Martin Zweig’s Four Percent Model

A reader inquired about the validity of Martin Zweig’s Four Percent Model, which states (from pages 93-94 of the 1994 version of Martin Zweig’s Winning on Wall Street):

“The Four Percent Model for the stock market works as follows. First, It uses the Value Line Composite Index…an unweighted price index of approximately seventeen hundred stocks… All you need to construct this model is the weekly close of the Value Line Composite. You can ignore the daily numbers if you wish… This trend-following model gives a buy signal when the weekly Value Line Index rallies 4% or more from any weekly close. It then gives a sell signal when the weekly close of the Value Line Composite drops by 4% or more from any weekly peak. …That’s all there is to it. …The model is designed to force you to stay with the market trend.”

We execute this description as follows (after identifying the first signal):

  • After a buy signal, generate the next sell signal upon a 4% or greater decline from a subsequent high water mark (including the buy signal level).
  • After a sell signal, generate the next buy signal upon a 4% or greater advance from a subsequent low water mark (including the sell signal level).

We test the usefulness of the signals on the following exchange-traded funds (ETF) over their entire available histories: SPDR S&P 500 (SPY), PowerShares QQQ (QQQ), iShares Russell 2000 Index (IWM) and Guggenheim S&P 500 Equal Weight (RSP). Using weekly closes of the Value Line Geometric Index and the dividend-adjusted weekly opens of  the selected ETFs from their respective inceptions through September 2014, we find that:

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Weekly Summary of Research Findings: 10/13/14 – 10/17/14

Below is a weekly summary of our research findings for 10/13/14 through 10/17/14. These summaries give you a quick snapshot of our content the past week so that you can quickly decide what’s relevant to your investing needs.

Subscribers: To receive these weekly digests via email, click here to sign up for our mailing list. Keep Reading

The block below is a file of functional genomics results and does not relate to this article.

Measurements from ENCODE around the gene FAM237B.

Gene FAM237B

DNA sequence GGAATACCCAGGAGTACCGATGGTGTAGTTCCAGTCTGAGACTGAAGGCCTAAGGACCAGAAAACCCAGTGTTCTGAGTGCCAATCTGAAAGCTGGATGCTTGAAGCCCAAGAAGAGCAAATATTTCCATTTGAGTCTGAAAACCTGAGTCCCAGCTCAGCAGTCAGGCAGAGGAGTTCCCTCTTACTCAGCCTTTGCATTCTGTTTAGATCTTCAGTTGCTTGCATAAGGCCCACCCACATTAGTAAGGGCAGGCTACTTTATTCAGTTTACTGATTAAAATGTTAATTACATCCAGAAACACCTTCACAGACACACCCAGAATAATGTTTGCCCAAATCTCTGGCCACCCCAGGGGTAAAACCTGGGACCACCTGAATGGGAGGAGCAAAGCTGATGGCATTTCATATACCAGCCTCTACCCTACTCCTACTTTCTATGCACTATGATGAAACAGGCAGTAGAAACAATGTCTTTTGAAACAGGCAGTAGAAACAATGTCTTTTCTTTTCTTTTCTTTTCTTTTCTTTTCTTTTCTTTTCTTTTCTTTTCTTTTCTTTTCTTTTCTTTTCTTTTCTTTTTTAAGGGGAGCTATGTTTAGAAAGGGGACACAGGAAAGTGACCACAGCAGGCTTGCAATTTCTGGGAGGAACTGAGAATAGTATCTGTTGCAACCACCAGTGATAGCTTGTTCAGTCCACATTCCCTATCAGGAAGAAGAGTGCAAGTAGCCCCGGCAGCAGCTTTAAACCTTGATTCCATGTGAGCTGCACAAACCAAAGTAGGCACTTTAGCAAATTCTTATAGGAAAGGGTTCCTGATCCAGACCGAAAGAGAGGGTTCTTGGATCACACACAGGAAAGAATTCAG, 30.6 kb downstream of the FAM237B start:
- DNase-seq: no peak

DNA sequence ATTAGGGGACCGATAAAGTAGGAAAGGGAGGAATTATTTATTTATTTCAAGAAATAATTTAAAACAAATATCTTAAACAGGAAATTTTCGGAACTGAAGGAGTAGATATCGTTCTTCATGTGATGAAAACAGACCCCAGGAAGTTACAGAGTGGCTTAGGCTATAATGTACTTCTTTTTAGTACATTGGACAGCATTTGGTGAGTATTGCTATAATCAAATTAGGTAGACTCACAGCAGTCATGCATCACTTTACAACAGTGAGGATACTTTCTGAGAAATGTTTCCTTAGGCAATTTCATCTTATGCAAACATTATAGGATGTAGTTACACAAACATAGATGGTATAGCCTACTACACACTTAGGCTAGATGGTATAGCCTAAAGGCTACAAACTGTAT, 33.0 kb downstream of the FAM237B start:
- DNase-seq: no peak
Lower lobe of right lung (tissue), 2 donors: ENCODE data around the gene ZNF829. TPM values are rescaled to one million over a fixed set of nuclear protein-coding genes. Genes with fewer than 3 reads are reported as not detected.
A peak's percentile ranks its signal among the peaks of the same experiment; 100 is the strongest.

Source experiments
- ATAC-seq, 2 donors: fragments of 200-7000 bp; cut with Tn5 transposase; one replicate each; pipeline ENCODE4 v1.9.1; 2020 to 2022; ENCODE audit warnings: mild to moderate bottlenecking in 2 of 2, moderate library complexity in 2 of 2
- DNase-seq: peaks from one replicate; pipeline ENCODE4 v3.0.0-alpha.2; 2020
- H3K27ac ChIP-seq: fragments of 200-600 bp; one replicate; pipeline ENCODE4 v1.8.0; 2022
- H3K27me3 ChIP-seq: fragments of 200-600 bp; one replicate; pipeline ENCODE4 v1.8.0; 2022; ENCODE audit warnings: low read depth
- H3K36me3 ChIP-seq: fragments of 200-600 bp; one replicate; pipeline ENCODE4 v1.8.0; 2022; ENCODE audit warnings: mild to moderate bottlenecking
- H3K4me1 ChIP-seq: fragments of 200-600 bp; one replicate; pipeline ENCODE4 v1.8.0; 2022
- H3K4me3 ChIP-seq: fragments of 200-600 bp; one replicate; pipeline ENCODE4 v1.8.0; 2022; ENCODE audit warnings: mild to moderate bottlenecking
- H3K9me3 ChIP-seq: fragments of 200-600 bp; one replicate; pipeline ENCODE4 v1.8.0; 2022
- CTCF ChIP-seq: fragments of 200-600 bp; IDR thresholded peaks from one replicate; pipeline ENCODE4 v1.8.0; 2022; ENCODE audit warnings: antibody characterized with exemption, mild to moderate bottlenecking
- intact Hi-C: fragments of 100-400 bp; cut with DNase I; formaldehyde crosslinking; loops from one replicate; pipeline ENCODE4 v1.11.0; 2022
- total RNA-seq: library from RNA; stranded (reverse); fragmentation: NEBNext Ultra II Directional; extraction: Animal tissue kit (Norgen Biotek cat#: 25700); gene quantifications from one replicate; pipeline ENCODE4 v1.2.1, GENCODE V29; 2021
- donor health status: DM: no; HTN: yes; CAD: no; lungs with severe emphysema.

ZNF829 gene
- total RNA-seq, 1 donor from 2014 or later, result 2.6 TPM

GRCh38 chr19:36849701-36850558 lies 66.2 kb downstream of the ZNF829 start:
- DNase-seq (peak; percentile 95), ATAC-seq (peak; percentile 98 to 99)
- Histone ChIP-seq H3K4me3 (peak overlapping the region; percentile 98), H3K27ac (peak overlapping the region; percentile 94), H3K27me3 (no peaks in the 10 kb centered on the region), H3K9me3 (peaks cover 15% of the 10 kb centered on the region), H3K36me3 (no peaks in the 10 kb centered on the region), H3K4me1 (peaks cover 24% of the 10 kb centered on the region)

Simple Tests of Sy Harding’s Seasonal Timing Strategy

Several readers have inquired about the performance of Sy Harding’s Street Smart Report Online, which includes the Seasonal Timing Strategy. This strategy combines “the market’s best average calendar entry [October 16] and exit [April 20] days with a technical indicator, the Moving Average Convergence Divergence (MACD).” According to Street Smart Report Online, applying this strategy to a Dow Jones Industrial Average (DJIA) index fund generated a cumulative return of 213% during 1999 through 2012, compared to 93% for the DJIA itself. As a robustness test, we apply this strategy to the SPDR S&P 500 (SPY) exchange-traded fund since its inception. Using daily dividend-adjusted closing prices for SPY and daily 13-week Treasury bill (T-bill) yields during 1/29/93 (inception of SPY) through 9/30/14, we find that: Keep Reading

Kaeppel’s Sector Seasonality Strategy

A reader suggested looking at the strategy described in “Kaeppel’s Corner: Sector Seasonality” (from November 2005) and updated in “Kaeppel’s Corner: Get Me Back, Clarence” (from October 2007). The steps of this calendar-based sector strategy are:

  1. Buy Fidelity Select Technology (FSPTX) at the October close.
  2. Switch from FSPTX to Fidelity Select Energy (FSENX) at the January close.
  3. Switch from FSENX to cash at the May close.
  4. Switch from cash to Fidelity Select Gold (FSAGX) at the August close.
  5. Switch from FSAGX to cash at the September close.
  6. Repeat by switching from cash to FSPTX at the October close.

Does this strategy materially and persistently outperform? To investigate, we compare results for three alternative strategies: (1) Kaeppel’s Sector Seasonality strategy (Sector Seasonality); (2) buy and hold Vanguard 500 Index Investor (VFINX) as an investable broad index benchmark (VFINX); and, (3) a simplified seasonal strategy using only VFINX from the October close through the May close and cash otherwise (VFINX /Cash). Using monthly dividend-adjusted closing levels for FSPTX, FSENX, FSAGX, the 13-week Treasury bill (T-bill) yield as the return on cash and VFINX over the period December 1985 through September 2014 (almost 29 years), we find that: Keep Reading